PRESS OFFICE Jamie Obertelli+44 20 7861 firstname.lastname@example.org Daisy Ziegler +44 20 7861 1031 email@example.com
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PRIME CENTRAL LONDON SALES INDEX
FIGURE 3 Price growth in prime central London by area in the year to October 2015
DATA DIGESTThe Knight Frank Prime Central London Index, established in 1976, is the longest running and most comprehensive index covering the prime central London residential marketplace. The index is based on a repeat valuation methodology that tracks capital values of prime central London residential property. Prime central London is defined in the index as covering: Belgravia, Chelsea, Hyde Park, Islington, Kensington, Knightsbridge, Marylebone, Mayfair, Notting Hill, South Kensington, St Johns Wood, Riverside* the City and the City Fringe. Prime London comprises all areas in prime central London, as well as Barnes, Canary Wharf, Chiswick, Clapham, Fulham, Hampstead, Richmond, Wandsworth, Wapping and Wimbledon.* Riverside in prime central London covers the Thames riverfront from Battersea Bridge in the west to Tower Bridge in the east, including Londons South Bank. The City Fringe encompasses the half-mile fringe surrounding most of the City including Clerkenwell and Farringdon in the west and Shoreditch and Whitechapel in the east.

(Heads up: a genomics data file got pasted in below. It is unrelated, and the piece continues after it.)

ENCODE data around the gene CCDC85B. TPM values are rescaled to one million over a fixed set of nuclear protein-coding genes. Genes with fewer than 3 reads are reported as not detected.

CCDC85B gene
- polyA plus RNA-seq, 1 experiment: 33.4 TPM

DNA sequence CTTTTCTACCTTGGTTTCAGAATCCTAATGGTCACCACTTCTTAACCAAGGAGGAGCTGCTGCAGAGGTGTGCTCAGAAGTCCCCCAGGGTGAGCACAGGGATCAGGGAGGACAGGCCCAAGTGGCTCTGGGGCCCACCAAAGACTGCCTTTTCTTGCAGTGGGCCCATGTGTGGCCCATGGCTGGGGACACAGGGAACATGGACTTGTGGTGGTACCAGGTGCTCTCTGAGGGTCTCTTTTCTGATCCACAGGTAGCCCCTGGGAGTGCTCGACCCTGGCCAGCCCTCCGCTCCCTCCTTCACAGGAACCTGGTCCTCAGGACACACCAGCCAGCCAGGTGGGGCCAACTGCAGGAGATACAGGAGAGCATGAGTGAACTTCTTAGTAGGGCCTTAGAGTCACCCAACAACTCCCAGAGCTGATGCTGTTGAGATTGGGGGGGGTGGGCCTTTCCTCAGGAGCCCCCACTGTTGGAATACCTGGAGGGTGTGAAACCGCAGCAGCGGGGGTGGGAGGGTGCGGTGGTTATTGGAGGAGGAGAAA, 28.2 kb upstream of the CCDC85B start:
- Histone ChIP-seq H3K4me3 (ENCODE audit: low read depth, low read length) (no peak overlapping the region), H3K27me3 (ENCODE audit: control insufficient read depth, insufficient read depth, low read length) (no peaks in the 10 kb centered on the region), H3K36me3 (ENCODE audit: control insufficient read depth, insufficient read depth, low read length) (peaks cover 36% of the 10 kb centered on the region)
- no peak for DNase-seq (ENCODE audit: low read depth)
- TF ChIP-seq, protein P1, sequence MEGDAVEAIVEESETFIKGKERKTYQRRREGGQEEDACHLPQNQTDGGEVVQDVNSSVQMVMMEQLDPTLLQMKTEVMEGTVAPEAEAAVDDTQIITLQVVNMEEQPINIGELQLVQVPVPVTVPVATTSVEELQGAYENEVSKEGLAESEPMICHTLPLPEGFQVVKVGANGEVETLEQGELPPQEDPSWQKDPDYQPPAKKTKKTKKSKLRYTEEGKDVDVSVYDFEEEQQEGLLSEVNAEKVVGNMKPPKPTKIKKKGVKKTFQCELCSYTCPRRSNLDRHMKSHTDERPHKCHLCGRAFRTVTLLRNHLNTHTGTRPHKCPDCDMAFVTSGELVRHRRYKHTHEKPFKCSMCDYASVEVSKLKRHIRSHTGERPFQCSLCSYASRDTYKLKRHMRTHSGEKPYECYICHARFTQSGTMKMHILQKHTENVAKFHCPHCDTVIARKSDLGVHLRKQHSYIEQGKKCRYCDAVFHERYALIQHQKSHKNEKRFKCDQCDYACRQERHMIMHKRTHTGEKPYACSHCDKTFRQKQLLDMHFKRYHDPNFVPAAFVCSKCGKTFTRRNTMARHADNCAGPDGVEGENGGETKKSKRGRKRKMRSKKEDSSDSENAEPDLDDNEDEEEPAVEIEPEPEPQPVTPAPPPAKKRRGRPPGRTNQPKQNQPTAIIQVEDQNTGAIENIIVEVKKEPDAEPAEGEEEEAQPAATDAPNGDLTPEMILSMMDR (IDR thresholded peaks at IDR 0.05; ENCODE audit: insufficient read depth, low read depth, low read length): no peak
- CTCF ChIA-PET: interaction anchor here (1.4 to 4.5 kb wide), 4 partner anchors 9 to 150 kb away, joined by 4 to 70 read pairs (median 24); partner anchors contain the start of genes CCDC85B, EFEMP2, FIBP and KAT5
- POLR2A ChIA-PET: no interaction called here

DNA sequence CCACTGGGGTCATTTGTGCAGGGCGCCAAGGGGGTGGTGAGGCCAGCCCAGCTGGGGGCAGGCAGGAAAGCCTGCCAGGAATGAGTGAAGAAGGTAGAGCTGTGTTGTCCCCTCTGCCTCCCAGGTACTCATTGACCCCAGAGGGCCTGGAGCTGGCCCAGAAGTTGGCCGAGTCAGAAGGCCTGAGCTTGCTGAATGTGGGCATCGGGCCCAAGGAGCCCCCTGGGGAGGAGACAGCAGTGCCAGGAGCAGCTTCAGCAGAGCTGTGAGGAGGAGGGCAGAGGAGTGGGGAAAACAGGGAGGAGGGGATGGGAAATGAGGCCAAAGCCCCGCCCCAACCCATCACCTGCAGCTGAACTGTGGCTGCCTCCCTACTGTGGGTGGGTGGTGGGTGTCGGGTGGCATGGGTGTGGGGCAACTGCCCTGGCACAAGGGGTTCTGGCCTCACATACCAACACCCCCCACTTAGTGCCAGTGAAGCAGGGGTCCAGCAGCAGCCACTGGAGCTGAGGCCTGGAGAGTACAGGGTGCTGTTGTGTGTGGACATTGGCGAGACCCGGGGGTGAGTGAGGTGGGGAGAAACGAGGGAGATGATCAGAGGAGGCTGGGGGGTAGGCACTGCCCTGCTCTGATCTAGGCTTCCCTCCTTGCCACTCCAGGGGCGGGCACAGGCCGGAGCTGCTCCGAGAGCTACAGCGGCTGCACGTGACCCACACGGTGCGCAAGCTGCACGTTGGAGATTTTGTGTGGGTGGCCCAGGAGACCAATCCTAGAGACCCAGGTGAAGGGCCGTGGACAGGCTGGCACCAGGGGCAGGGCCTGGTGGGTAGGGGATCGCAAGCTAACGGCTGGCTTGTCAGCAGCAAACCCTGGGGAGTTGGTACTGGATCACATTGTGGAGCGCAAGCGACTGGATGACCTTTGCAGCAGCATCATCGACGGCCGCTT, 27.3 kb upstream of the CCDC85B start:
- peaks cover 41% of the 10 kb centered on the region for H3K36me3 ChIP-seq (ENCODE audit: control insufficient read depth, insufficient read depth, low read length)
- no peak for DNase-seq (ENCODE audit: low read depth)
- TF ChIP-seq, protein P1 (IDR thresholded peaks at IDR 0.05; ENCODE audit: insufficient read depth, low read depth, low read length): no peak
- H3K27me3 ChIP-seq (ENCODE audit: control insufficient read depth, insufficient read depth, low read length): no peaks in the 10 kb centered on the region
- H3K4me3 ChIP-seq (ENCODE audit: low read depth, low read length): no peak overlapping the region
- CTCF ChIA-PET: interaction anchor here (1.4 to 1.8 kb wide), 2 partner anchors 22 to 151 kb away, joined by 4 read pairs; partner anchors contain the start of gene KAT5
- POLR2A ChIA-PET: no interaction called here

THE MACRO VIEW OCTOBER 2015 6,406.9
Chinese President Xi Jinping told the UK it had an important role to play in a united European Union during his state visit in October.
The message suggests he wants the UK to vote to stay in the European Union and flagged it as one of the near term risks London faces.
In this case the messenger was equally as important and highlights a major opportunity for London in the shape of Chinese investment.
The merits of London as a place to do business, which has a direct knock-on effect for the prime sales and lettings markets, has become a live issue in recent weeks. HSBC is reviewing whether to keep its headquarters in London, having cited risks including the EU referendum and the bank levy.
Despite this uncertainty, London regained top spot in the closely-watched Z/Yen Global Financial Centres Index report in September as Chinese jitters hit Asian cities and a majority Conservative government in the UK reduced the risk of further taxation.
Speaking to Knight Frank, lead author and co-creator of the report Mark Yeandle said the referendum risk needs to be seen in context.
It would take an awful lot to happen over an awfully long period of time for London to lose its liquidity as a major and established financial centre, he said. Even if the UK were to leave the EU, you wont suddenly have a mass exodus of people.
Some of the big European banks may eventually repatriate a chunk of their staff but the US banks will still want a European centre and I cant imagine that changing from London, he said. London wont fall out of the top five, it will never be that catastrophic.
Yeandle added that China would play a key role in heightening the future appeal of London as a place to do business. Will London become one of the worlds major trading centres for the Chinese currency? Clearly, the answer is yes.
Annual growth in prime central London over the last five years
Prime Central London Index
Global Financial Centres Index (score out of 1,000)